Are McLean County Republicans Trying To Eliminate Cooperative Extension, 4-H?

Democrats cry foul as McLean County Republicans consider temporary budget cut.

BLOOMINGTON, ILLINOIS, August 2, 2022 — Some Democrats are crying foul as McLean County Board Republicans consider a temporary budget reduction for Cooperative Extension. Republican Board member and Extension Committee member Jim Soeldner spoke about the issue this morning during Coffee & Conversation at the Republican headquarters.

Mr. Soeldner explained that the local unit of the U of I Cooperative Extension provides services to the citizens and youth of McLean, Livingston, and Woodford Counties and noted that the three County Boards are each responsible for part of the Cooperative Extension budget. Soeldner stated, "In the past, Extension has requested $500,000-$550,000 for their annual budget from a tax levy. They currently have a $2.7 million surplus and a $1.3 million yearly budget."

According to Soeldner, the current surplus is enough to operate the local unit of Cooperative Extension with its 30 employees for about two years without significant additional funding. While the Extension Service would like local units to hold 1.5 years of funding in escrow in the event of a state-level cut in funding or a failure to pass a state budget, any such funding cuts would come from a Democrat-controlled legislature. Soeldner also noted that several posts on the Democrat Party Facebook page are misconstruing the situation. He emphasized the McLean County Republicans are not trying to eliminate or even cut back Cooperative Extension as a result of proposed cuts in appropriations for next year. All three Republican members of the Cooperative Extension Committee are staunch supporters of Cooperative Extension and former 4-H members. Soeldner quipped, “The situation is much like a school board asking for more money when they already have more than enough money to operate.”

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Nonetheless, three Republican McLean County Board members on the 6-member Cooperative Extension Committee believe this year's budget request is too high and want to reduce it temporarily. The local Extension program receives only part of its annual funding from the three counties. The rest comes from state coffers. Republicans want to keep local real estate taxes from ballooning out of control as fiscal conservatives.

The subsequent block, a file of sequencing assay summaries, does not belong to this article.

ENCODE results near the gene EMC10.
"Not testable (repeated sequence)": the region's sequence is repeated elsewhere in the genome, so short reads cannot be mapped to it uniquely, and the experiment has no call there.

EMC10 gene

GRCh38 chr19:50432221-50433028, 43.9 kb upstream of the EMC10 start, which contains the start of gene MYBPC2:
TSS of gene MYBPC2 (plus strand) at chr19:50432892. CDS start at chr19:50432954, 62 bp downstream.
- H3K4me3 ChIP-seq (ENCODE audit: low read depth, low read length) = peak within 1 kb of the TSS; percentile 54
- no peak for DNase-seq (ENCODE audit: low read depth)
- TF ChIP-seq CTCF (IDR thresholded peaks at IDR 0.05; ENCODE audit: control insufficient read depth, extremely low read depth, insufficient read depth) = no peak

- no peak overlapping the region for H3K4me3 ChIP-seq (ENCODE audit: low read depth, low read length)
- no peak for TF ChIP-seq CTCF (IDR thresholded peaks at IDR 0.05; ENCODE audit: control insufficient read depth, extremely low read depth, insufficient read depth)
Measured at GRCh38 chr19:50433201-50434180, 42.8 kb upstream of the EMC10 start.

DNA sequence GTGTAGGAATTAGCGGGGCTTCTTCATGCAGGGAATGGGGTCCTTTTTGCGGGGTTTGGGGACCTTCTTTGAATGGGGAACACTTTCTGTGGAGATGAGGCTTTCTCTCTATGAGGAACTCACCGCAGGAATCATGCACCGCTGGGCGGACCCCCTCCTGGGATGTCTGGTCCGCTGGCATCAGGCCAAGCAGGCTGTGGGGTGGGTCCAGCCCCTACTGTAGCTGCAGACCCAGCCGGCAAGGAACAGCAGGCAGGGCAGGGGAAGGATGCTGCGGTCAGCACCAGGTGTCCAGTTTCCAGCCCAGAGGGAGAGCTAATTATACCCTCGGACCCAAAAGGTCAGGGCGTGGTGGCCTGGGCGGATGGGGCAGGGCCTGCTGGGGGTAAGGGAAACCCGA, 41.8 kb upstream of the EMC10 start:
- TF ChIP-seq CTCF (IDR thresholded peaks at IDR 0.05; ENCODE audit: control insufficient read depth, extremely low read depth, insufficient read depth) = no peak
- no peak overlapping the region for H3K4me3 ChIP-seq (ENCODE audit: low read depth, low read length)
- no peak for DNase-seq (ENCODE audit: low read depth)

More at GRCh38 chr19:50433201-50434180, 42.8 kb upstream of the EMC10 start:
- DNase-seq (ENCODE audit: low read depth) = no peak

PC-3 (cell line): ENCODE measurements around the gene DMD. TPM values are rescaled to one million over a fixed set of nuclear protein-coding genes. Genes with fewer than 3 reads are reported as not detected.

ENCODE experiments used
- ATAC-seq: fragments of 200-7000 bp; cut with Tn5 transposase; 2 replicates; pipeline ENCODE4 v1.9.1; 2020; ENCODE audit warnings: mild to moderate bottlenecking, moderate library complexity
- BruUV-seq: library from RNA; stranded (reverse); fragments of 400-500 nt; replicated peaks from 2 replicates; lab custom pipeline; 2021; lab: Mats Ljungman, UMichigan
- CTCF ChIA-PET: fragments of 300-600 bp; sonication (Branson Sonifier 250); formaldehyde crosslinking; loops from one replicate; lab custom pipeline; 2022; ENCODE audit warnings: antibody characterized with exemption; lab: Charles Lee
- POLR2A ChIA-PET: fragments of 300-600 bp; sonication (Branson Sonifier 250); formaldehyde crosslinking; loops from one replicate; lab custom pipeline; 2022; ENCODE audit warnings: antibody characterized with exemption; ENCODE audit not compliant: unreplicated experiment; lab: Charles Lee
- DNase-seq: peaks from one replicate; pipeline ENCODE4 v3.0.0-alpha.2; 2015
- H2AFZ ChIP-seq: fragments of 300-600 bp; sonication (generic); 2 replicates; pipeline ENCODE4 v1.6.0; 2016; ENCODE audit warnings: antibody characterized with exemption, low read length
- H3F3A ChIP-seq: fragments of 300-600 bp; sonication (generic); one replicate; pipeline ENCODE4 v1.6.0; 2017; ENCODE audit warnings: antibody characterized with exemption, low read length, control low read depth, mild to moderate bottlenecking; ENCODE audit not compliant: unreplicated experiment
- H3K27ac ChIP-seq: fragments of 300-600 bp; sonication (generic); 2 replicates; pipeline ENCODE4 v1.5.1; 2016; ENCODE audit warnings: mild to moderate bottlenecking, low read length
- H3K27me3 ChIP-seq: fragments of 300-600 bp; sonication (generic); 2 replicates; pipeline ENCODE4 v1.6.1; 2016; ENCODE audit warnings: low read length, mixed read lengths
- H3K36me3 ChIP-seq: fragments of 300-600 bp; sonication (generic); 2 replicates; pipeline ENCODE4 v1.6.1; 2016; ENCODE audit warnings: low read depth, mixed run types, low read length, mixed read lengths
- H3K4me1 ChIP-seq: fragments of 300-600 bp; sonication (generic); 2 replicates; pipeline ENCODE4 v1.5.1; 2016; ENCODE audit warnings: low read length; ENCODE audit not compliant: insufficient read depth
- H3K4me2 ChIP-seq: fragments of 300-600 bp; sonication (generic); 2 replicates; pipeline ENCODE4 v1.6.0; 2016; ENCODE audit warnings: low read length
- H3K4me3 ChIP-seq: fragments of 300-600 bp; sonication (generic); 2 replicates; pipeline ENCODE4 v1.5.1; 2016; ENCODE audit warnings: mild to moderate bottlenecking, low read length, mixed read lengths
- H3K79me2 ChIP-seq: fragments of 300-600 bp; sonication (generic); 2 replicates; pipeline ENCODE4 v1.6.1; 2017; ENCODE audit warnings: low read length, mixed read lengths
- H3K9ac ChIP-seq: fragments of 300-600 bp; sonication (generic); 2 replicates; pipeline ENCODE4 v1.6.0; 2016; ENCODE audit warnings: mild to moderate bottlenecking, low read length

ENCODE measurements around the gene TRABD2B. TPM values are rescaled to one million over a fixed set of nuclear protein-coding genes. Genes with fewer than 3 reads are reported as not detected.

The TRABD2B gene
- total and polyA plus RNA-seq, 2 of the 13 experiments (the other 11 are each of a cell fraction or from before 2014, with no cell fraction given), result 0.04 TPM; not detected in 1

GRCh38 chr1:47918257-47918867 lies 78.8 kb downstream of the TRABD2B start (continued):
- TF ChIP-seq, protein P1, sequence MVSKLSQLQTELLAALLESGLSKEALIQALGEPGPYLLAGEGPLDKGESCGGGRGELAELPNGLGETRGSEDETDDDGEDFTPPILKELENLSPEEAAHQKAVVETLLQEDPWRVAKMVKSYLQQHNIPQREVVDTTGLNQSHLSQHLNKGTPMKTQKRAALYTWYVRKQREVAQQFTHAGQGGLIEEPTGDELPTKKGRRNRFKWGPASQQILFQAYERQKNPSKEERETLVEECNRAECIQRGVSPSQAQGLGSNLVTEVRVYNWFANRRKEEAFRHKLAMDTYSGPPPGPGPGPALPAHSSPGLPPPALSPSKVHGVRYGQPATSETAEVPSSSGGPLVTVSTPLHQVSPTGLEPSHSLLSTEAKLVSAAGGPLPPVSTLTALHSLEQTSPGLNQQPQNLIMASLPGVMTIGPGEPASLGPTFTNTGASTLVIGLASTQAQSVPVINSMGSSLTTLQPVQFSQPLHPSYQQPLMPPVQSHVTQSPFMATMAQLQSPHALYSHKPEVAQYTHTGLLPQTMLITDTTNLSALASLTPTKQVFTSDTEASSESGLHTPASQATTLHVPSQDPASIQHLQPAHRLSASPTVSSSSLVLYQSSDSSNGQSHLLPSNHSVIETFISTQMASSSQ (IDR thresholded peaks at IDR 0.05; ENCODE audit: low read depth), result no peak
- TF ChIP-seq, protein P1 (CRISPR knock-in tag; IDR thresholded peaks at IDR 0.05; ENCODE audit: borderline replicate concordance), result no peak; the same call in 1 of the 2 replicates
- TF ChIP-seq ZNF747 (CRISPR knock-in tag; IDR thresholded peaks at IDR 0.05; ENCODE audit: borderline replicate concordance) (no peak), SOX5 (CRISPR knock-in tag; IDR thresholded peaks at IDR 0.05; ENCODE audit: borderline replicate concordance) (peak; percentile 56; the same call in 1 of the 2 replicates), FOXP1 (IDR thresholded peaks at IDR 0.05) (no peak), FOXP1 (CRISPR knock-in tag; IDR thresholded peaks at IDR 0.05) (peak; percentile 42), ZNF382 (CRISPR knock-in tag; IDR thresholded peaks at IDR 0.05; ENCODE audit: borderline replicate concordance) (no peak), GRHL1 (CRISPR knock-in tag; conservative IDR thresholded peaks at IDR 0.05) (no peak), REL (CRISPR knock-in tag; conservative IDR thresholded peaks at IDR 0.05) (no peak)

Mr. Soeldner explained, “Each of the past four years, we have asked Extension to spend that surplus down, and each year it has grown larger, except for FY21 due to COVID 19. For FY23, we are recommending a levy of $30,000...10% of the $300,000 they are seeking” to bring the budget back into line. “In no way will this affect any current programs, 4-H and the county fair included,” he emphasized.

While some area Democrats are already crying foul, the appropriation process has not yet run its course. Following recommendations by the Cooperative Extension Committee, the recommendation will have to pass the McLean County Board's Finance Committee in September, and the County Board in October before any binding decision about funding is reached. “Besides,” Soeldner quipped, “this money comes from real estate taxes. A one-year reduction in appropriations is a way to keep the taxes down.”

The appropriation level for the local 3-county unit of Cooperative Extension will be reconsidered in 2023 and increased as appropriate. “Next year, we will increase county funding as appropriate to keep Cooperative Extension fully operational,” Soeldner stated. “They have enough money right now and if they need more in the future, we’ll give it to them.”